• Show TV Channels

    Hide TV Channels

  • Show Radio Channels

    Hide Radio Channels

  • Show Years

    Hide Years

  • Issues

Close group

Close group

Day Navigation


: Open University

6.40 Personality and Learning

7.5 Noise and Interference

7.30 Middlesbrough: School to Work

: Closedown

: Interval

: Play School

Story: Daisy Drip the Painter by JUDITH SHONE Presenters
Karen Platt , Brian Cant
(Repeat. Repeated on BBCl at 3.55 pm)


Unknown: Karen Platt

: Closedown

: Open University

4.50 Biscuits: 1

5.15 Exocrine Secretion
(to 17.40)

6.5 The Mindful Way

6.30 Light: In Search of a Model

: Realidades de Espana

Five films about Spain
1: Alcoy - Moors and Christiana
Every April for at least 300 years, the people of Alcoy, a small, inland. industrial town not far from Benidorm. have celebrated the most colourful and extravagant festival of Moors and Christians in all Spain. But who were the real Moors and what effect did their seven centuries of occupation have on Spain?
Film cameraman FINTAN SHEEHAN Film editor MIKE PAVETT Producer BERNARD ADAMS
(Realidades de Espana, with additional background material and language notes, accompanies the series, £2.50, from bookshops and BBC Publications)


Unknown: Fintan Sheehan
Editor: Mike Pavett
Producer: Bernard Adams

: The Mid-Evening News

including a news summary with sub-titles for the hard-of-hearing, followed by Weather on 2

: Making a Bob or Two

Harold Creme , Market Trader
Harold Creme launched himself on the public with a flood of words he never believed himself capable of. His father decided to give up his stall and Harold, a diffident youth with a stammer, had either to talk or quit. He talked, and he has pattered on for 30 years, drawing crowds who come to laugh and sometimes stay to buy. He is a gambler who plays for small stakes in a casino and for large ones, by its very nature, in his daily work. Narrator DERYCK GUYLER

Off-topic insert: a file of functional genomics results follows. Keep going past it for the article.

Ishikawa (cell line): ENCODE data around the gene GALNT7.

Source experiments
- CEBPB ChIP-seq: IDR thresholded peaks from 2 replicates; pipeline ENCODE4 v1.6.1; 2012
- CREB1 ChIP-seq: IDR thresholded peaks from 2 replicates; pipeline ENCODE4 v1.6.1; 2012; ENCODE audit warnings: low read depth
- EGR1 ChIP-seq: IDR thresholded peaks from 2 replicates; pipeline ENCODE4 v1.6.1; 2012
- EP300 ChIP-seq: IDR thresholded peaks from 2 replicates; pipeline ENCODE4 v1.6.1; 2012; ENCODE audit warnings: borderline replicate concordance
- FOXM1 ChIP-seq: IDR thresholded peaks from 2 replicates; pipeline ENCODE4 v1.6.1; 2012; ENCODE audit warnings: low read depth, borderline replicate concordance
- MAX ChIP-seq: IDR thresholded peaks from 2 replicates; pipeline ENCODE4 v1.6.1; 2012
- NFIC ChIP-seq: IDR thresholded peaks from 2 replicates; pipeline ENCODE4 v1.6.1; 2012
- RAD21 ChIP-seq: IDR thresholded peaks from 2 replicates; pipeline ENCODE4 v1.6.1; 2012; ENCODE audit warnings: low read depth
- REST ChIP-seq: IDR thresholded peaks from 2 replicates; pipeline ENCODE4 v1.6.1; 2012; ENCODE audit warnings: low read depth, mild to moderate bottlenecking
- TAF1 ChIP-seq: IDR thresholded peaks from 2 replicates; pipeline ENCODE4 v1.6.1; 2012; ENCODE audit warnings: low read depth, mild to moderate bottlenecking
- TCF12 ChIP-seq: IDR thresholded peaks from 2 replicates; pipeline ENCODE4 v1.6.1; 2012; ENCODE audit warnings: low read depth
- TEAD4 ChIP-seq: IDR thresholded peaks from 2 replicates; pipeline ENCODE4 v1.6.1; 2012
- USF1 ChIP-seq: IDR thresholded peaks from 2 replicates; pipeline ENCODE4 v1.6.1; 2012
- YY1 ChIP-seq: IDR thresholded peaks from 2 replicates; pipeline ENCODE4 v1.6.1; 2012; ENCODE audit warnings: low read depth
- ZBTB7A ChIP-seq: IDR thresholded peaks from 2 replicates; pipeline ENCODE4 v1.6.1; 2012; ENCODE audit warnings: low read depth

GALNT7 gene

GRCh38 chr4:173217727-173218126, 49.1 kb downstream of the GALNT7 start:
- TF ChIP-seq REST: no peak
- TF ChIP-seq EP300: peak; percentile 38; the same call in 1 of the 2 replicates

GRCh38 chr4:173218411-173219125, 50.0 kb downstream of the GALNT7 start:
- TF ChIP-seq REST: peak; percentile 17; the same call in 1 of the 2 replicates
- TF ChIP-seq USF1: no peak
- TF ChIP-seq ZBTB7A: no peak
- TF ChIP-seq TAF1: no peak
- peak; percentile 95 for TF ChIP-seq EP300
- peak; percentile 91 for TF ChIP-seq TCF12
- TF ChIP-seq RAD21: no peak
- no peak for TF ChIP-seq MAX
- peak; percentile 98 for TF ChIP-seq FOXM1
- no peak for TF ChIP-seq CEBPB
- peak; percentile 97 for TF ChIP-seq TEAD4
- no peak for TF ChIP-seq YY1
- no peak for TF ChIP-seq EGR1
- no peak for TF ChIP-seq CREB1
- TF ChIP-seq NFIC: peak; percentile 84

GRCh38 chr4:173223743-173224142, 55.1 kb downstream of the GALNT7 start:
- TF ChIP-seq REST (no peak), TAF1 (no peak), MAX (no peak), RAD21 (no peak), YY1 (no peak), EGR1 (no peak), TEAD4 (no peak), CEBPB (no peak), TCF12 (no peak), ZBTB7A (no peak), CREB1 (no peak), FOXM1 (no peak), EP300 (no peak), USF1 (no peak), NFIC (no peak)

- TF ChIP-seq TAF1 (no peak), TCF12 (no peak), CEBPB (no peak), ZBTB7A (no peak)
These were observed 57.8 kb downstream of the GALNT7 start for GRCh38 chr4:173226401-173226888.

Film editor PETER GIBBS. Written and produced by DON HAWORTH. BBC Manchester


Unknown: Harold Creme
Narrator: Deryck Guyler
Unknown: Jean Thompson
Unknown: Jack Wilson
Editor: Peter Gibbs.
Duced By: Don Haworth.

: Roll Your Own Revolution

A report by Laurie Taylor
Black Panthers , Hippies, Yippies, Anti-Vietnam War resisters, Women's Liberationists, even the Grateful Dead and Dylan. The groups who came together in search of a second American revolution in the 1960s hardly sound like orthodox revolutionaries. And neither was there anything conventional about their tactics of sit-ins, mass marches,
' trashing ', acid freak-outs ' and ' be-ins '.
Ten years later, it's fashionable to regard much of this movement as having been ineffective and self-indulgent - it was a revolution that never happened. But LAURIE TAYLOR argues that this unlikely combination of people and events helped to change the face of America. It finally ended the Mc-Carthyite cold war era, helped to undermine the American war in Vietnam and fashioned a new life-style for half the Western world.
Roll Your Own Revolution is the story of how one place-the University of California at Berkeley - came to act as a forum for the whole movement.
Film cameraman IAN STONE Film editor JIM LATHAM Producer SHIRLEY FISHER


Unknown: Laurie Taylor
Unknown: Black Panthers
Unknown: Laurie Taylor
Editor: Jim Latham
Producer: Shirley Fisher

: Party Election Broadcast

(Also on BBC1)

: Call My Bluff

between Patrick Campbell Serena Sinclair , Peter Egan and Frank Muir
Angela Rippon , Alan Garner Referee Robert Robinson
Call My Bluff devised by mark GOODSON and BILL TODMAN. Director ALAN BELL Producer JOHNNY DOWNES


Unknown: Patrick Campbell
Unknown: Serena Sinclair
Unknown: Peter Egan
Unknown: Frank Muir
Unknown: Angela Rippon
Unknown: Alan Garner
Unknown: Robert Robinson
Unknown: Bill Todman.
Director: Alan Bell